The smell of freshly peeled garlic and onions wafted out of the room. Piles of peels were kept at the corner and I could see huge containers storing garlic and onions all around. This was not a cooking facility. I had just walked into a pioneering cut and peel unit with a cutting edge machine that peeled garlic at the rate of 100kg per hour. Highly trained manual labour can only accomplish one tenth of that rate.
The Bangalore-based Edanta Food, all set to clock an annual turnover of Rs 1.3 cr this financial year, aims to completely change the highly unorganized cut and peel industry in India through a combination of technological innovation and professionalism. At present, the enterprise produces peeled garlic, onions and grated coconut through its brand Cookup and supplies the same to most of the well-known supermarkets and hotel chains across Bangalore, Hyderabad, Chennai, Cochin and Coimbatore. Edanta’s customers include famous retailers and hoteliers such as Reliance Fresh, Nilgiris, FoodWorld, Big Basket, Naamdhari’s, Auchan, Star Bazaar, More Megastore, Taj Group, Adyar Ananda Bhavan, Sodexo and Thalappakatti. Demand is escalating at an exponential pace – Edanta has expanded from 10 to 170 outlets last year with sales having increased nearly seven times since January 2014.
While completing his masters in computer science in the US, Vinayak Nanjundappa noticed the huge stock of freshly cut vegetables that was available to the residents. Automating the most laborious step in the cooking process had significantly reduced the workload on most home cooks and professional chefs and increased efficiency. Wondering why something similar had not been done in India, Vinayak shifted back home to research it. He completed stints at Wipro, GE and Ethnus where he met Prajwal Koteshwar, also a computer engineer, who had previously worked at an entrepreneur mentoring enterprise. Hungry to begin selling their own products, both decided to start their own venture in 2013.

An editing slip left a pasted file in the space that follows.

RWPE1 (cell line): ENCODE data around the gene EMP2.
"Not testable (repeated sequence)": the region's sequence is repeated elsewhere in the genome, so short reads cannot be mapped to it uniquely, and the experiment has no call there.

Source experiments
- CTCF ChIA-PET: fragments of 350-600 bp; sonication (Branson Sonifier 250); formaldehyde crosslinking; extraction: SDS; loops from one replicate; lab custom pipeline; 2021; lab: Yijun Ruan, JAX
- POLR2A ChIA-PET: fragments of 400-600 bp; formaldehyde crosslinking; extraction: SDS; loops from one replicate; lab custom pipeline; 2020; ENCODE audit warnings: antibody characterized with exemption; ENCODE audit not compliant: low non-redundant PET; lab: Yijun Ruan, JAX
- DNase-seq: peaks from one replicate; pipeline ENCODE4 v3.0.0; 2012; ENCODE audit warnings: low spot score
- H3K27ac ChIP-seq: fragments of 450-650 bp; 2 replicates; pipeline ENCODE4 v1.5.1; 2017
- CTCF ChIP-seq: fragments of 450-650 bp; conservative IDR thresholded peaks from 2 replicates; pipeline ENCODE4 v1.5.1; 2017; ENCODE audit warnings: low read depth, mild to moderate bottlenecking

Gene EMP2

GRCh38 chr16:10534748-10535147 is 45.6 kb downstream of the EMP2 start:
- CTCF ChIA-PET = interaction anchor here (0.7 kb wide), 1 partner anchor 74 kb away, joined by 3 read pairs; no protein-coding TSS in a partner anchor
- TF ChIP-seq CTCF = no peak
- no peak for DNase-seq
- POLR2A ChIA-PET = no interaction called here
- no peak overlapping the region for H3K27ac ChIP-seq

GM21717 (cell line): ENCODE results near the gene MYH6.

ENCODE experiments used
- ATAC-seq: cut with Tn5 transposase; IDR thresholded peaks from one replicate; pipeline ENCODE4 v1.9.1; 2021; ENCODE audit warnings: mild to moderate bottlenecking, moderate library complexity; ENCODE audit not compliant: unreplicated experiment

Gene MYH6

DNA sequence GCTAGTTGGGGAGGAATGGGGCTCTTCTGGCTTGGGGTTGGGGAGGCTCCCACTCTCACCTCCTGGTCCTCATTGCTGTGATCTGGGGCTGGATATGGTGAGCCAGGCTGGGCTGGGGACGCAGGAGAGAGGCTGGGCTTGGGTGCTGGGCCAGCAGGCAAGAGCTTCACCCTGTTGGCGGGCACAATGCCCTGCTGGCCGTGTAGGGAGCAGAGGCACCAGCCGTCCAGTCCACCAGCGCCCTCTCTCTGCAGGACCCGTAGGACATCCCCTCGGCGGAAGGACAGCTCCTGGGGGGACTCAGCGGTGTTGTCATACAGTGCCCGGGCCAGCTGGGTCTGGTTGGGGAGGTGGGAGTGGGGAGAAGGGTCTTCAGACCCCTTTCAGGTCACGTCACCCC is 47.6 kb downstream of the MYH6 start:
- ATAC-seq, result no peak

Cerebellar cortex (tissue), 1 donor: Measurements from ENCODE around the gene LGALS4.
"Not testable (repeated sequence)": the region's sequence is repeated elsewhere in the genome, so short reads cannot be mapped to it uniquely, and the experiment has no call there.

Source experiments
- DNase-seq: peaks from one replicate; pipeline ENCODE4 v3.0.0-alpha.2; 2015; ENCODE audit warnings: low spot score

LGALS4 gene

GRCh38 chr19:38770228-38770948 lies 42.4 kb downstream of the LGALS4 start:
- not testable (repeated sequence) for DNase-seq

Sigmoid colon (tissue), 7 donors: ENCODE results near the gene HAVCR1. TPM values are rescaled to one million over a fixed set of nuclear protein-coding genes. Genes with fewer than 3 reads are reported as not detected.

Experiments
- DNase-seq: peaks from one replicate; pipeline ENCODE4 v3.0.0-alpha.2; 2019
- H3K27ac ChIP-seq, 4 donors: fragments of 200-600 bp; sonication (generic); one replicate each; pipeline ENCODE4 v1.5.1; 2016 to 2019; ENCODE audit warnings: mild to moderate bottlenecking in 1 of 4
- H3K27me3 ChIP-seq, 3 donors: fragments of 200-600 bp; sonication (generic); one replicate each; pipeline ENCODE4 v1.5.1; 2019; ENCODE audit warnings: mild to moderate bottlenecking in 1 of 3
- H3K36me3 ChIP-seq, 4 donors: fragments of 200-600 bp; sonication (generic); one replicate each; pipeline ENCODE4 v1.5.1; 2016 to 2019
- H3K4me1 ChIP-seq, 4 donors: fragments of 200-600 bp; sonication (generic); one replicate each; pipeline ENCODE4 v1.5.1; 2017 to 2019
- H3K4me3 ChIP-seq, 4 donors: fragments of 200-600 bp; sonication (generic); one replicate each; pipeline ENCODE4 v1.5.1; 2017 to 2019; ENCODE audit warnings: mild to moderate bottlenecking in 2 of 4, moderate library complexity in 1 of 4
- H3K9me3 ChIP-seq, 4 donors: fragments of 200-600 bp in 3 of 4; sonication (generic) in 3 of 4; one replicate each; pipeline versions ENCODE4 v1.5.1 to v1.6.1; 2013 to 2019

Mechanizing the Indian kitchen
Large scale urban socioeconomic trends were already picking up – the number of working women was increasing steadily, people were spending more time commuting to work since offices were shifting towards the outskirts of cities leaving less time for household chores. However, nothing had changed in the kitchen.While experimenting, Edanta’s founders realized that dealing with cut vegetables was extremely complicated, although their products could last for seven days, due to poor retail infrastructure, no store could provide chillers that could maintain temperatures less than 5 degree C to keep the vegetables fresh. The product’s lifecycle was reduced to two days and Edanta tasted its first failure.
Instead of reinvesting in more technology to support the retail infrastructure, the ‘engineering’ duo customized imported machines by themselves to peel and sort Indian vegetables and focused on products such as garlic that last for seven days despite being stored at temperatures close to 12 degree C. After a few trial production runs, they never looked back. Edanta now accounts for 70 per cent of the cut and peel products in the retail market and caters to 30 per cent of the hotels in Bangalore. The city’s total consumption is almost 1,000 kg a day and it has the potential to consume three times its current quantity.